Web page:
The landlord of poor tenements rents rooms to three Italians. Not being impressed with their looks he spies upon them and discovers that they are making bombs. Securing a pistol he rushes ... See full summary »

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The Landlord
Dot Farley ...
The Landlord's Wife
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Lead Arsonist
Laura Oakley ...
Neighbor
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Storyline

The landlord of poor tenements rents rooms to three Italians. Not being impressed with their looks he spies upon them and discovers that they are making bombs. Securing a pistol he rushes into the room and chases them out. He then runs to the police station, but is kicked out by the cops who resent leaving their game of pinochle interfered with. The revengeful Italians enter the landlord's home while his wife has gone to the store and place their baby in a basket, which they attach to the end of a long spring, taken from an exerciser, and fasten the other end of the spring under the window so that when the window is raised it will permit the basket to fall four stories. The landlord is waylaid and tied to a fence, his gloating captors telling him of what they have done. He is in agony and tugs at his bonds, and manages to get the rope in his mouth, which he vainly tries to chew in two. His wife returns home and missing the baby, thinks he has taken it out. Alternate flashes are shown ... Written by Moving Picture World synopsis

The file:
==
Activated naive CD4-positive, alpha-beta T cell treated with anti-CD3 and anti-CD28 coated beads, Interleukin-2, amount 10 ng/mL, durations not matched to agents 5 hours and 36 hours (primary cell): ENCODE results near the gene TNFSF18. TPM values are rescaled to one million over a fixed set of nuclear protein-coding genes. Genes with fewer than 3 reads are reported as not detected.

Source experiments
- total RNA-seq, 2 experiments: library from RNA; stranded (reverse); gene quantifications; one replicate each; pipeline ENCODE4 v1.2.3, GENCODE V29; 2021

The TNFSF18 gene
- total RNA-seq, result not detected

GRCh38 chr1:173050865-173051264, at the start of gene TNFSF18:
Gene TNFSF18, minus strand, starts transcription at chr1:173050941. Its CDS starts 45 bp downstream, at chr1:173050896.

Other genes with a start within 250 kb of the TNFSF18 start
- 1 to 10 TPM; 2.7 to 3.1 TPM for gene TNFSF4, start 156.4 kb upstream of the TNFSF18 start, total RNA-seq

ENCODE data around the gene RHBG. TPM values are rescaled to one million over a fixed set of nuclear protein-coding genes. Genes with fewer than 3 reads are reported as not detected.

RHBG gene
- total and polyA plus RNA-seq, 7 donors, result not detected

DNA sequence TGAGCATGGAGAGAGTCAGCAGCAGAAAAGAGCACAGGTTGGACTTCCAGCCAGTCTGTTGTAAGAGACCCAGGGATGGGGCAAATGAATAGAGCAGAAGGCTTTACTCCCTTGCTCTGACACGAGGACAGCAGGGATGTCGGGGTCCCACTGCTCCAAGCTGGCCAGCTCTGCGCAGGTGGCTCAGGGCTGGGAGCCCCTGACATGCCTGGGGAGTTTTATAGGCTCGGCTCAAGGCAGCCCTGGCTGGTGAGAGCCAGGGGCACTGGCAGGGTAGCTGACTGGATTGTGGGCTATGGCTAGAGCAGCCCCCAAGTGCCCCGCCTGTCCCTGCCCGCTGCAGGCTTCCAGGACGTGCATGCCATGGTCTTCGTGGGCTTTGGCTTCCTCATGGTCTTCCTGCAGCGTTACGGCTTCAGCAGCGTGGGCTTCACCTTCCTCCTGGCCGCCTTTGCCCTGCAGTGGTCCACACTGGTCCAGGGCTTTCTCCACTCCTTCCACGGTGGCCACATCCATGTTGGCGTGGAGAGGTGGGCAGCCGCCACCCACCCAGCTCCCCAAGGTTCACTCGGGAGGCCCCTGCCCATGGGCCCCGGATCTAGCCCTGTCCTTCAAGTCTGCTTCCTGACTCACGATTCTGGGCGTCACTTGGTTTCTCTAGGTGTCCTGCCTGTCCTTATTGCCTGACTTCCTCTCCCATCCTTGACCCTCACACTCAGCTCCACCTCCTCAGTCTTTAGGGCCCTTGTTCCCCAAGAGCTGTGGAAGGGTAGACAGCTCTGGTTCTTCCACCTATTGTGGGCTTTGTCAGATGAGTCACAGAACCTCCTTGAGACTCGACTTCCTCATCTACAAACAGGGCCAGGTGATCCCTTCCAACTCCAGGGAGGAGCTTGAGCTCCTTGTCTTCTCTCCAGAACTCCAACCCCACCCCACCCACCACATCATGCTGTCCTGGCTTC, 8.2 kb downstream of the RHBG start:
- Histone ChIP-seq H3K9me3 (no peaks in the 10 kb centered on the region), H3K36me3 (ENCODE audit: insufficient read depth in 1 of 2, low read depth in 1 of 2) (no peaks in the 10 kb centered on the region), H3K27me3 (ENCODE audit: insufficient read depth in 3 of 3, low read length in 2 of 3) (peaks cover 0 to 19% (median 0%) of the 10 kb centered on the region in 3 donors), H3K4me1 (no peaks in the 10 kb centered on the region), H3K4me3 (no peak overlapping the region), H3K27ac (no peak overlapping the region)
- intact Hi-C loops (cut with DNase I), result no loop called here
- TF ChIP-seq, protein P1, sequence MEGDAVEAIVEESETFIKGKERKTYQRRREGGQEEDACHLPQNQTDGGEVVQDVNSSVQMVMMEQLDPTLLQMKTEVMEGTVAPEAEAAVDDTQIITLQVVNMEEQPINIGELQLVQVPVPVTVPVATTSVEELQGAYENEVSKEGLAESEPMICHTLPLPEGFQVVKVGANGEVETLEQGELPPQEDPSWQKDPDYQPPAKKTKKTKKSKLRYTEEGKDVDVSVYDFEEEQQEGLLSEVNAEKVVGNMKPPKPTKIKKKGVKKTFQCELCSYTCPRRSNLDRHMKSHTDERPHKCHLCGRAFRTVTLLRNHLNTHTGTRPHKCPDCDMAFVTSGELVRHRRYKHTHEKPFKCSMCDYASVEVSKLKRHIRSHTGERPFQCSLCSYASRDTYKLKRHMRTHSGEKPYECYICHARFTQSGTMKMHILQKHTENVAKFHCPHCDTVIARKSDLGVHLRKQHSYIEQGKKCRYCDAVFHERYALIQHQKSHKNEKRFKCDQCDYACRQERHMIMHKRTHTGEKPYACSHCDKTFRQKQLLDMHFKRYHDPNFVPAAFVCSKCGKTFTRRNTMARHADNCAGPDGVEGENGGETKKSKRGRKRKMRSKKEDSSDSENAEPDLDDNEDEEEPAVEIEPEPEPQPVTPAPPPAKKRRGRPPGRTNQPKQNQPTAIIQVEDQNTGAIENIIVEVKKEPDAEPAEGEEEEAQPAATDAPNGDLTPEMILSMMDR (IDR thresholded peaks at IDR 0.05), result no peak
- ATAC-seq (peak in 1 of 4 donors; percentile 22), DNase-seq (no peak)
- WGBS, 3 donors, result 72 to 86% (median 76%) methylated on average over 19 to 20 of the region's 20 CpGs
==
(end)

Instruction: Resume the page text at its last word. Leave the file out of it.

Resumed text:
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Genres:

Comedy | Short

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Release Date:

14 April 1913 (USA)  »

Also Known As:

Crashing Through  »

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1.33 : 1
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User Reviews

Fine Comedy from Sennett
6 September 2012 | by (Louisville, KY) – See all my reviews

A Life in the Balance (1913)

** 1/2 (out of 4)

This 1913 Mack Sennett short was made available in its 1923 re-issue version, which went under the title CRASHING TROUGH. In the film, Ford Sterling plays a desperate landlord who rents a room to three men. He's happy to get the money but then he starts to get a bad feeling and soon he does something to them, which causes them to seek revenge by kidnapping his son in order to play a prank. Ones sense of humor must have been pretty wild in 1913 if Sennett thought he could brings laughs out of a kidnapping. I'm not sure what was changed or altered in this 1923 re-issue so it's really not fair to really judge the 1913 version. From what I saw it was actually a fairly funny picture with Sterling once again delivering a fast and funny performance as the maniac who finds himself out of control. Dot Farley plays his wife who we see in a couple scenes and she's good as well. The actual kidnapping isn't played too serious and it does lead to a rather amusing finale.


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